Dropshipping is the practice of selling products that are shipped directly from the manufacturer, distributor, or supplier to the end customer. Rather than hold inventory in a factory or warehouse, dropshippers simply connect customer orders to suppliers for fulfillment, while the seller collects the difference between the product’s sale price and its wholesale price.
Dropshipping is more popular now than ever due to the growth of ecommerce and low barriers of entry for anyone who wants to sell products online. Programs like Fulfillment by Amazon (FBA) utilize dropshipping to allow practically anyone to sell products in their marketplace for a fee. Independent sellers, major online stores, and even giants like Amazon use dropshipping in some capacity.
Dropshipping is especially appealing for independent sellers who are just starting out. Without having to worry about storage costs or shipping hassles, practically anyone can sell to millions of people online. But dropshipping is a risky business, and it’s not for everyone. These statistics will help you better understand the dropshipping industry so you can navigate a potential future in it.
Dropshipping is a massive business, due in large part to the exponential growth of ecommerce in the past decade. Although major retailers like Amazon and eBay make up a large part of that market value, there are still big pieces of the pie available for smaller dropshippers. 
The market is enormous now, but dropshipping has an expected compound annual growth rate (CAGR) of 28.8%, making it a potentially $130 billion industry in the next five years. 
A third of online stores use dropshipping. This includes companies like Amazon and Wayfair that have their own fulfillment operations in addition to dropshipping strategies. Many major online retailers began as dropshipping companies, growing to the point where they could support their own fulfillment operations. 
While a third of online stores use dropshipping, nearly a quarter of all online sales are fulfilled by dropshipping. The 77% of sales that are not fulfilled by dropshipping are primarily driven by industry giants with the resources to handle their own fulfillment efficiently. 
Electronics are the most commonly dropshipped good. Toys and hobbies are second, fashion is third, while furniture and appliances are fourth. 
Dropshipping isn’t just a viable strategy for ecommerce sellers; it also has benefits for manufacturers. By making their inventory available to any seller, manufacturers broaden their market, allowing more than just traditional retailers to sell their products.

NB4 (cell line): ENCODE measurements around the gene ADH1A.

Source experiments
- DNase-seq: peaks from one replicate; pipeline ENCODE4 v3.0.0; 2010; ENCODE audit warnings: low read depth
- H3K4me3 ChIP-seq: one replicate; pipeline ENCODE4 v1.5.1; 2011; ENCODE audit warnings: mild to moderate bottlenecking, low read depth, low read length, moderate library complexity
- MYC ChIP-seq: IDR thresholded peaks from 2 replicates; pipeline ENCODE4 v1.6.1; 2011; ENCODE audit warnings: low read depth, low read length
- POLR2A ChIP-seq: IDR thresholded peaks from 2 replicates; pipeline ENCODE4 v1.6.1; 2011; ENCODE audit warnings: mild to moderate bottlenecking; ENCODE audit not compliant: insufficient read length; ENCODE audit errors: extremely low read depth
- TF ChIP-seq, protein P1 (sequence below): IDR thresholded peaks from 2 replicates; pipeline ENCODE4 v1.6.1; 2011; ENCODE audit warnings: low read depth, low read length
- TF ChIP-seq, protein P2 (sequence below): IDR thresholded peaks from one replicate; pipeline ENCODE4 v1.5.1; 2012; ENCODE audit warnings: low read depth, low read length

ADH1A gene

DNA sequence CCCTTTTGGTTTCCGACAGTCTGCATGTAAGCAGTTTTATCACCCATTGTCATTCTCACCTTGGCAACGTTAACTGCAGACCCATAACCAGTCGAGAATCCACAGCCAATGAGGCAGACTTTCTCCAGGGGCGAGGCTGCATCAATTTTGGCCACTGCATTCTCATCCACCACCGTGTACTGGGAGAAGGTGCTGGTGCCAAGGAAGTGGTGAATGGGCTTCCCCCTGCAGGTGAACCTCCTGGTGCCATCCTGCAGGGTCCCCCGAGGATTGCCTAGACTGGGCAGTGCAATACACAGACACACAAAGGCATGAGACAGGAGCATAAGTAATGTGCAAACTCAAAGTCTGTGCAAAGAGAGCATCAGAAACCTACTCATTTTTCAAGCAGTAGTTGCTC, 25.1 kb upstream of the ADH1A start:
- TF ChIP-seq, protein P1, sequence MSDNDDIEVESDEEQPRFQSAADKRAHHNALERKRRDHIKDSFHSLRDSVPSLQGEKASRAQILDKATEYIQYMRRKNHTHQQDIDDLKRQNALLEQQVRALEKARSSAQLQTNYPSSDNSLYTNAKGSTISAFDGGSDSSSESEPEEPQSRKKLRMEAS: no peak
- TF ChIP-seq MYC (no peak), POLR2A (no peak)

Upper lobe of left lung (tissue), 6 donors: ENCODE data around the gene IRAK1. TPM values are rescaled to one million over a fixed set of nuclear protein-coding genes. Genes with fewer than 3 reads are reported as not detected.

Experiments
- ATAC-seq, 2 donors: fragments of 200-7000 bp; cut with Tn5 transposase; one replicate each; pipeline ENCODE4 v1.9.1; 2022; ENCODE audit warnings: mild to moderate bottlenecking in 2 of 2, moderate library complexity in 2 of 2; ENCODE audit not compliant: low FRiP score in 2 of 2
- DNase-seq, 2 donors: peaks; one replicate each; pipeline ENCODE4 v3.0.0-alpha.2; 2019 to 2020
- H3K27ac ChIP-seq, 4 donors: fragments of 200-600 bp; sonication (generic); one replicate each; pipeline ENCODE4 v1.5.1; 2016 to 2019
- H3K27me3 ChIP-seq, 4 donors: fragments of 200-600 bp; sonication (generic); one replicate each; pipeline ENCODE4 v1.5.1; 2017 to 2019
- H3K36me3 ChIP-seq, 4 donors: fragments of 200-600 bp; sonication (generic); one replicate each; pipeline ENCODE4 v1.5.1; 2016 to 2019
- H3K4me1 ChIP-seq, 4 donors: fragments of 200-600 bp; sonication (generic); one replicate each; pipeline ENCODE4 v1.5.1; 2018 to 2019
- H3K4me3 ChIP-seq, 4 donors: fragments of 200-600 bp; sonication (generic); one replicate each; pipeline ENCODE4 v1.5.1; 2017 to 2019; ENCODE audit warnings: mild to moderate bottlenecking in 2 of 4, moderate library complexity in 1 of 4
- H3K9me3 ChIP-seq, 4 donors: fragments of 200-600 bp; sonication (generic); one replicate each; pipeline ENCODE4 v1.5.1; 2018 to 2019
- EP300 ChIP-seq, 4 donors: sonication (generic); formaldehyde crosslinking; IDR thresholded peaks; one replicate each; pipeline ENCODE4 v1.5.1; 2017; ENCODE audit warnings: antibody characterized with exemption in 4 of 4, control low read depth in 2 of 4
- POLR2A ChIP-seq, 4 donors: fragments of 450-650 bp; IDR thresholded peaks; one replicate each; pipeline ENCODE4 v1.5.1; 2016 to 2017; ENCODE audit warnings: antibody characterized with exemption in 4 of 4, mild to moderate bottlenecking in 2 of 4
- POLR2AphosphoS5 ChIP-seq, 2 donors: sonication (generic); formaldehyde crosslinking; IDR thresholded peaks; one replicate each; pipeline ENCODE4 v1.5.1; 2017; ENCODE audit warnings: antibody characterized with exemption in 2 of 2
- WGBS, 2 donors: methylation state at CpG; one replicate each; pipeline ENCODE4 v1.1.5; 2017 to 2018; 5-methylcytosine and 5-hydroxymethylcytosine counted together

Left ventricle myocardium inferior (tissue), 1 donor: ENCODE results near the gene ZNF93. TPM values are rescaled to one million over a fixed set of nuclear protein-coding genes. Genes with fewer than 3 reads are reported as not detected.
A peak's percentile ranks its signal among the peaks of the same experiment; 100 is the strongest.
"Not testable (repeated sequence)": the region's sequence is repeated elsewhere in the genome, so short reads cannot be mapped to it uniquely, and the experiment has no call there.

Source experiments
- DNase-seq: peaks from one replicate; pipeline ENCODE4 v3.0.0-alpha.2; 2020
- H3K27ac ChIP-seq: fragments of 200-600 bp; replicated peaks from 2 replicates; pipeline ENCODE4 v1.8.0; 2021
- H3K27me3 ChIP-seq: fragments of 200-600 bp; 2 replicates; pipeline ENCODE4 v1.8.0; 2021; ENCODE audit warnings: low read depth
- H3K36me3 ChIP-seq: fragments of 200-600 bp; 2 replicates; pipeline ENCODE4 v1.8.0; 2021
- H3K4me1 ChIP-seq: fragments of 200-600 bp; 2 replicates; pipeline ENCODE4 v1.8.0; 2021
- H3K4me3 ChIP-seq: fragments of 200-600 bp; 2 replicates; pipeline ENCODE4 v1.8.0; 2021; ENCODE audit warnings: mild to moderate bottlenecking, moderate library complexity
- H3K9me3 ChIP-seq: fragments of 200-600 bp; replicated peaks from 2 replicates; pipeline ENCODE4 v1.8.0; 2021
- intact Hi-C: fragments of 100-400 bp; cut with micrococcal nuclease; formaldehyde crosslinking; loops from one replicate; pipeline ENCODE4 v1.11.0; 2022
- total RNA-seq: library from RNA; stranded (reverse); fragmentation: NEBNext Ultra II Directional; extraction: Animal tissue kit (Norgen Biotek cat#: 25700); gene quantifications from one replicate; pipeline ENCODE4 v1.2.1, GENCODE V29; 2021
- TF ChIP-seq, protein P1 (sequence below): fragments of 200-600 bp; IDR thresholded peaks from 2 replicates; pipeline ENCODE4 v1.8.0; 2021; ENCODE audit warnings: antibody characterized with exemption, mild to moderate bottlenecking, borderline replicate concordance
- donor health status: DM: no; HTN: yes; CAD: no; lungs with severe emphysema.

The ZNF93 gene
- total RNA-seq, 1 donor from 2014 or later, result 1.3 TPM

Research shows that retailers can be up to 50% more profitable by simply implementing dropshipping. Of course, there are many other factors impacting profit, but by reducing overhead costs through dropshipping strategies, retailers may have a higher profit potential. 
It’s no secret that consumers want options. But wanting to be able to make their own choices doesn’t simply apply to product selection. All other things being equal, two-thirds of consumers will choose a competitor with multiple shipping options over one with only one shipping choice. That’s why it’s important for dropshippers to offer different shipping tiers and options like free shipping. 
Starting a dropshipping business isn’t easy, and the most important step is also the most difficult. Nearly all ecommerce retailers say finding a good supplier is their toughest challenge. A good supplier is reliable, affordable, and flexible, but many suppliers are not inclined to work with you when they’re used to doing things a certain way. 
Considering the challenges of finding a good supplier and customers, dropshipping is far from a get-rich-quick industry. Very few dropshippers are profitable in their first year; so if you’re going into this business, you should be prepared to lose money for at least a year. 
Dropshipping is a popular fulfillment method that makes it much easier and more budget-friendly for ecommerce retailers to ship orders to customers. While many major retailers utilize dropshipping to cut storage costs, dropshipping also lowers the barriers of entry to the ecommerce industry. Anybody can sell products online by leveraging the dropshipping industry. However, it’s a competitive business and exceedingly difficult to carve out a niche. If you are considering starting a dropshipping business, be ready for a lengthy, uphill battle to find a great supplier and to turn a profit.